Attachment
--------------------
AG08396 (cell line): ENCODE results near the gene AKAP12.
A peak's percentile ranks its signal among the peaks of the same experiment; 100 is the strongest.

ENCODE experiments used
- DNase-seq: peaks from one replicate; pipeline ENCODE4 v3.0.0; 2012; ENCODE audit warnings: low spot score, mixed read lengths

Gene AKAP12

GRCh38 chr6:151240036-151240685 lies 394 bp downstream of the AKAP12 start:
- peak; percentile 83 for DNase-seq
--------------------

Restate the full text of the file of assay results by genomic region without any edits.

AG08396 (cell line): ENCODE results near the gene AKAP12.
A peak's percentile ranks its signal among the peaks of the same experiment; 100 is the strongest.

ENCODE experiments used
- DNase-seq: peaks from one replicate; pipeline ENCODE4 v3.0.0; 2012; ENCODE audit warnings: low spot score, mixed read lengths

Gene AKAP12

GRCh38 chr6:151240036-151240685 lies 394 bp downstream of the AKAP12 start:
- peak; percentile 83 for DNase-seq